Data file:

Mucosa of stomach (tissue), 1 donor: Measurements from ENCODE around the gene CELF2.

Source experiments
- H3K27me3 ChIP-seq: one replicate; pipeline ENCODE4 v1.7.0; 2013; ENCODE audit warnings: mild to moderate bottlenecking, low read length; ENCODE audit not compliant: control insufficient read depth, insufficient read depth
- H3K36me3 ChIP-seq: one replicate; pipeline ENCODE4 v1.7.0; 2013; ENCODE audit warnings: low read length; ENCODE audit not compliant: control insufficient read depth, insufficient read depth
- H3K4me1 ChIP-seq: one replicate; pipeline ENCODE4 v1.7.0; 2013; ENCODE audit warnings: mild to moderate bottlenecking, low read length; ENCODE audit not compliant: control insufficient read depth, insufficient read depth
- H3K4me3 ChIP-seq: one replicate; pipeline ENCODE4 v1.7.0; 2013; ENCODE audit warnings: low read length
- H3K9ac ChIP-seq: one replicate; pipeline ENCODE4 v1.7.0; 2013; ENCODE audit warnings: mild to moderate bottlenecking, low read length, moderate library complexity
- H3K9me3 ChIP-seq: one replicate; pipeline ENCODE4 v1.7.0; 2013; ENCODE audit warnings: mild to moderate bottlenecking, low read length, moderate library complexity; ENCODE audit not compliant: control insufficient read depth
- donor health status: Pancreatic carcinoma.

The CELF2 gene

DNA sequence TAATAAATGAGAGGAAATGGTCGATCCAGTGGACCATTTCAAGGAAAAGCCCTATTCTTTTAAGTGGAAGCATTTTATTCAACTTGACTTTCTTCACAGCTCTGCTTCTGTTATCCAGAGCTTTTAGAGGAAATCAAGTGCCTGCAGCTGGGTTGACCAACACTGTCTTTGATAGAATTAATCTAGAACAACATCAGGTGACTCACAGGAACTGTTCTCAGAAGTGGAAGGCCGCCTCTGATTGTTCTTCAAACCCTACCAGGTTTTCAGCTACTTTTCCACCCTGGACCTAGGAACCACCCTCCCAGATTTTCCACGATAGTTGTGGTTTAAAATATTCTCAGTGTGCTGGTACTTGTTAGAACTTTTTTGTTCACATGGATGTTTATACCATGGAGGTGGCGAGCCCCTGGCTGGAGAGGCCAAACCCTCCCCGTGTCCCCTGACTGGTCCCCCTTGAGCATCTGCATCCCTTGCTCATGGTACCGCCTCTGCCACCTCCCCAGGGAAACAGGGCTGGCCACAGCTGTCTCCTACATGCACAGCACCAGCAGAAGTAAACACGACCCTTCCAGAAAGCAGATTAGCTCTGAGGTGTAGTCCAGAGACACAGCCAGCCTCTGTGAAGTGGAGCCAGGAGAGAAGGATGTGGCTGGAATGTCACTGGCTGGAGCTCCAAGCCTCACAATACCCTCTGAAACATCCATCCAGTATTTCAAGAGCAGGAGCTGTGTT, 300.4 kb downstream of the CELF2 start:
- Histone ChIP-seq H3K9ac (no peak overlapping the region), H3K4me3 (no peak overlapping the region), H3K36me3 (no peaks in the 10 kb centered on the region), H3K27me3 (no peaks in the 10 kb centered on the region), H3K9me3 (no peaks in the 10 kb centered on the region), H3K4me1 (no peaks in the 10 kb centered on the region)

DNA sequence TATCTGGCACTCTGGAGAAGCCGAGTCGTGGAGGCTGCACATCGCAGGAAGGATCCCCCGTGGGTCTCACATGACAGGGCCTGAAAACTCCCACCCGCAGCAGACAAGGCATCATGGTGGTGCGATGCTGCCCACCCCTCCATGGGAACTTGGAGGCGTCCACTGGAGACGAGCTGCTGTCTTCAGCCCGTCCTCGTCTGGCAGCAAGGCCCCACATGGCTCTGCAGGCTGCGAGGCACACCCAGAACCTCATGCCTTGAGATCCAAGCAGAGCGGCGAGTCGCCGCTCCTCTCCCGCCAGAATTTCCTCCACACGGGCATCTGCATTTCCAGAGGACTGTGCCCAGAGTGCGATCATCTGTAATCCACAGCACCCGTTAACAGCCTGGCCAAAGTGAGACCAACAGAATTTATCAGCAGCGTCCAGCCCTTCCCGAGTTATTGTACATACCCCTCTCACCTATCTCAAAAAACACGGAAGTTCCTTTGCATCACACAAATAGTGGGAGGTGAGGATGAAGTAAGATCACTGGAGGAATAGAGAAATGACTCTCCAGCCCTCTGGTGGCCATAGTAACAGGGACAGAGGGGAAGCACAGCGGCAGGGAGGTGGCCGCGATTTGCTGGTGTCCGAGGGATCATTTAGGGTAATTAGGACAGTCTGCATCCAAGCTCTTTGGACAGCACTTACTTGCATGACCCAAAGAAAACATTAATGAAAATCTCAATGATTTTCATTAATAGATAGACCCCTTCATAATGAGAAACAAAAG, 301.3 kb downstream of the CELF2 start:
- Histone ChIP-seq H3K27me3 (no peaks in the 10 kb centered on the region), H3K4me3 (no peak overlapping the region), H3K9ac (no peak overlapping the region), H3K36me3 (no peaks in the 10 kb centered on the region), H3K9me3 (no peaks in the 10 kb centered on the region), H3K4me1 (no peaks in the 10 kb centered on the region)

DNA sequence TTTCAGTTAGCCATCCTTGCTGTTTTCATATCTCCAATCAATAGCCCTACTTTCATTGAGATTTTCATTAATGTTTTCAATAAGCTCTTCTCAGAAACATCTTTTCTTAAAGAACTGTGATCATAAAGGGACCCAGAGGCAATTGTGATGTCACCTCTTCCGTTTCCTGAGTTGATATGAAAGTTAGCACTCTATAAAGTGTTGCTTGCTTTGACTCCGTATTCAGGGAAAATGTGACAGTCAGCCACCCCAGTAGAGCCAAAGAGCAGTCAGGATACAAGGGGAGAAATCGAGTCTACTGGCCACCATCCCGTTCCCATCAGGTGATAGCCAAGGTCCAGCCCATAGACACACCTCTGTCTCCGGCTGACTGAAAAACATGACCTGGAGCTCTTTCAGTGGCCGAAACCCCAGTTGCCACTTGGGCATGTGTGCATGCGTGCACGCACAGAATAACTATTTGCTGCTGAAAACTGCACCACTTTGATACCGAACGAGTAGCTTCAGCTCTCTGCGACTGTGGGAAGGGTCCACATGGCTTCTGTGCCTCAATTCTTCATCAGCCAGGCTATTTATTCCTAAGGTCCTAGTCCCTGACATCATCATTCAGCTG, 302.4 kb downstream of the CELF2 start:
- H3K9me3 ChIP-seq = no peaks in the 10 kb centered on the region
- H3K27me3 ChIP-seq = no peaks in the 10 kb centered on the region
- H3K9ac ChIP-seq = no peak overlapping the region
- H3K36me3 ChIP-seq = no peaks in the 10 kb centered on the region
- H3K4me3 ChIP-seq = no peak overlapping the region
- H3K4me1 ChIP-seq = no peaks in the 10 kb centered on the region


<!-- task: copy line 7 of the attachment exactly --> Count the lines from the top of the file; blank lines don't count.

- H3K9ac ChIP-seq: one replicate; pipeline ENCODE4 v1.7.0; 2013; ENCODE audit warnings: mild to moderate bottlenecking, low read length, moderate library complexity